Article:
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Showing 481 - 490 of 49827 pathways
SMPDB ID Pathway Chemical Compounds Proteins

SMP0000513

Pw000489 View Pathway
Disease

Xanthinuria Type II

Xanthinuria Type II is a rare inborn error of metabolism (IEM) and autosomal recessive disorder and caused by a defective xanthine dehydrogenase. Xanthine dehydrogenase catalyzes the conversion of hypoxanthine into xanthine and conversion of xanthine into uric acid. This disorder is characterized by a large accumulation of xanthine and hypoxanthine; as well as dissipation of uric acid. Symptoms of the disorder include blood in the urine, recurrent urinary tract infections and abdominal pain. It is estimated that xanthinuria types I and II affects 1 in 69,000 individuals.

SMP0000514

Pw000490 View Pathway
Disease

gamma-Cystathionase Deficiency (CTH)

Gamma-cystathionase deficiency, also called cystathionase deficiency, is an autosomal recessive metabolic disorder caused by a defective cystathionine gamma-lyase. Cystathionine gamma-lyase catalyzes the conversion of L-Serine and homocysteine into L-Cystathionine which is the substrate of cystathionine gamma-lyase. This disorder is characterized by a large accumulation of L-Cystathionine in the cell. Symptoms of the disorder include mental deficiency and seizure. Since there is currently no cure forGamma-cystathionase deficiency, treatment involves managing the disorder's symptoms.

SMP0000515

Pw000491 View Pathway
Disease

Homocystinuria, Cystathionine beta-Synthase Deficiency

Homocystinuria, Cystathionine beta-Synthase Deficiency, also known as homocystinuria, is a inherited disorder of amino acid methionine metabolism caused by a defective cystathionine beta-Synthase. Cystathionine beta-Synthase catalyzes the conversion of homocysteine and L-Serine into L-Cystathionine which is the substrate of cystathionine gamma-lyase. This disorder is characterized by a large accumulation of homocysteine in the cell. Symptoms of the disorder include thromboembolism, ectopia lentis and/or severe myopia, skeletal system deficiency and developmental delay. Treatment with homocystinuria aims at correct the biochemical abnormalities through disorder management (e.g. surveillance, circumstances to avoid, prevention of primary manifestations, etc.

SMP0000516

Pw000492 View Pathway
Disease

Adrenoleukodystrophy, X-Linked

Adrenoleukodystrophy (ALD) is an X-linked recessive transmission disease. Central nervous system signs and symptoms have been consistently more prominent than signs of adrenal involvement. Behavioral changes are the most common initial finding and range from aggressive outbursts to withdrawal. Such behavior is generally accompanied by a gradually failing memory and poor school performance. Loss of vision is an early finding in some patients and is a prominent feature at some stage in most affected individuals. The initial visual loss appears as homonomous hemianopsia in some individuals and is usually associated with intact pupillary reflexes. Optic atrophy is less common as an initial finding but eventually develops in almost all cases. Gait disturbance is also an early finding and as is stiff-legged, unsteady and accompanied by hyperreflexia. In almost all cases there is spastic quadraplegia and a variable degree of decorticate posturing. Hearing loss, dysarthria and dysphagia develop at about the same time as gait disturbance. Seizures are a typical symptom in many affected individuals in the the end stages of the disease progression.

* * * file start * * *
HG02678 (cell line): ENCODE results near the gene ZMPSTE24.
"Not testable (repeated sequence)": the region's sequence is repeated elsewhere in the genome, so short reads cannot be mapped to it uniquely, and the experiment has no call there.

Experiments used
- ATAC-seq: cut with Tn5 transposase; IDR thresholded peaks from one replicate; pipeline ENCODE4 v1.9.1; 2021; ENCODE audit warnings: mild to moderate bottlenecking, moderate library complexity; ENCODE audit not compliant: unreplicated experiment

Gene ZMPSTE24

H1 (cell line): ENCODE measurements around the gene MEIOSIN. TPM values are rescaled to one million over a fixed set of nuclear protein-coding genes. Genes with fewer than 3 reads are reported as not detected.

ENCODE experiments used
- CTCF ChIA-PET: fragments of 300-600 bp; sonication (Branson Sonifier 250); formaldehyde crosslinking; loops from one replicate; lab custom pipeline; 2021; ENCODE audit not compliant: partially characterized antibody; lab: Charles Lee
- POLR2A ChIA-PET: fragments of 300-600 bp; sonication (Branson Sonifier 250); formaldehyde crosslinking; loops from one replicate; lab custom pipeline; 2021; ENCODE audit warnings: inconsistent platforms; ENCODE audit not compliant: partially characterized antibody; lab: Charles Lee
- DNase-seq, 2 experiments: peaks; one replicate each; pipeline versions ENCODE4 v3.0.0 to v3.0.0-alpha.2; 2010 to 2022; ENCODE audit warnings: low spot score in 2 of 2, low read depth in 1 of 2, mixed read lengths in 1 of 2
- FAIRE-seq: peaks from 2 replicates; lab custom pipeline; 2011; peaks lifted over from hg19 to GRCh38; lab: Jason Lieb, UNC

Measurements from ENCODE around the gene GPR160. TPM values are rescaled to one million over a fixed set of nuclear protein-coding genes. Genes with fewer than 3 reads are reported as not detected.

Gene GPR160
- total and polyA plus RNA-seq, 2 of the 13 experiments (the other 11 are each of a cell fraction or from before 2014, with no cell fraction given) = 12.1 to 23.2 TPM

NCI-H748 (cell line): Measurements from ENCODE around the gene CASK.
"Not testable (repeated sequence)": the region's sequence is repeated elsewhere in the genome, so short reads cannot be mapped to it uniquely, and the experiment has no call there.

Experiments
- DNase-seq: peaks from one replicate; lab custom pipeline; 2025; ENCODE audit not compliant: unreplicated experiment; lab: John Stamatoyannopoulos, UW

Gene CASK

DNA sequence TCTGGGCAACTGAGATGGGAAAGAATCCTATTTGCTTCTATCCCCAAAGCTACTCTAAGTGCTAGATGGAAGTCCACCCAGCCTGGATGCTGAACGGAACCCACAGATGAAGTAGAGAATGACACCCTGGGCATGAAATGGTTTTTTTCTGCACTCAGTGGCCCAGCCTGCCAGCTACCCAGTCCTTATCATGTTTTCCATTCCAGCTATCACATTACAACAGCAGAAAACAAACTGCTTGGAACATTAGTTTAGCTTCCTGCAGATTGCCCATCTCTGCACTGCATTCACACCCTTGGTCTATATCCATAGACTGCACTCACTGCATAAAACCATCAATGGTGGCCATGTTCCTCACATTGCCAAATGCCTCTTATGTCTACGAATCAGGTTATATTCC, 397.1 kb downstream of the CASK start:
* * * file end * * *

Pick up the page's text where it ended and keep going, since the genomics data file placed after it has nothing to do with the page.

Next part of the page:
SMP0000517

Pw000493 View Pathway
Disease

Carnitine-Acylcarnitine Translocase Deficiency

Carnitine-acylcarnitine translocase deficiency, also called CACT deficiency, is an extremely rare inherited inborn error of metabolism (IEM) of fatty acid oxidation. It is an autosomal recessive disorder caused by a defective carnitine-acylcarnitine translocase gene. Carnitine-acylcarnitine translocase is a transporter protein that is responsible for transporting carnitine-fatty acid complexes and carnitine across the inner mitochondrial membrane. Defects in the CACT enzyme prevent the shuttle-like action of carnitine from moving fatty acids across the mitochondrial membrane and therefore there is decreased fatty acid catabolism. As a result, CACT deficiency prevents the body from using certain fats for energy, particularly during periods without food (fasting). Individuals with CACT may have extremely low levels of ketones (hypoketosis) and low blood sugar (hypoglycemia). Together these signs are called hypoketotic hypoglycemia. Signs and symptoms of this disorder usually begin soon after birth and may include breathing problems, seizures, and an irregular heartbeat (arrhythmia). Individuals with CACT deficiency also usually have excess ammonia in the blood (hyperammonemia), an enlarged liver (hepatomegaly), and a weakened heart muscle (cardiomyopathy). Many CACT-deficient newborns do not survive. Others who are afflicted with a milder form of the disorder develop signs and symptoms in early childhood and are at risk for nervous system damage, liver failure, coma, and death.

SMP0000518

Pw000494 View Pathway
Disease

Glucose-6-phosphate Dehydrogenase Deficiency

Glucose-6-phosphate dehydrogenase deficiency, also called G6PDD, is a very common inherited inborn error of metabolism (IEM) that is characterized by a defect in the glucose-6-phosphate dehydrogenase gene. Glucose-6-phosphate dehydrogenase (G6PD) is an enzyme in the pentose phosphate pathway. G6PD converts glucose-6-phosphate into 6-phosphoglucono-delta-lactone. This reaction supplies reducing energy to cells by maintaining high levels of NADPH inside cells, especially red blood cells. NADPH helps maintain the supply of reduced glutathione that is used to eliminate free radicals that cause oxidative damage in red blood cells. G6PDD is an X-linked genetic disorder that primarily affects males and predisposes affected individuals to red blood cell breakdown, which is called hemolysis. About 400 million people (1 in 20) have G6PDD globally and it is particularly common in certain parts of Africa, Asia, the Mediterranean, and the Middle East. Carriers of the G6PDD allele may be partially protected against malaria, which explains the higher incidence of this genetic defect in people coming from countries that have or historically had malaria. While the vast majority of affected individuals are male, females can be clinically affected due to unfavourable lyonization, where random inactivation of an X-chromosome in certain cells creates a population of G6PD-deficient red blood cells coexisting with unaffected red blood cells. As noted above, G6PDD mainly affects the redox capacity of red blood cells, which carry oxygen from the lungs to tissues throughout the body. The most common medical problem associated with G6PDD is hemolytic anemia, which occurs when red blood cells are destroyed faster than the body can replace them. This type of anemia leads to paleness, yellowing of the skin and whites of the eyes (jaundice), dark urine, shortness of breath, fatigue, and a rapid heart rate. In individuals with G6PDD, hemolytic anemia is most often triggered by bacterial or viral infections or by certain drugs (such as some antibiotics, aspirin, quinine and other antimalarials derived from quinine). Hemolytic anemia can also occur after inhaling fava plant pollen or consuming fava beans (a reaction called favism). In newborns, G6PDD is also a significant cause of mild to severe jaundice. Many people with G6PDD, however, are asymptomatic.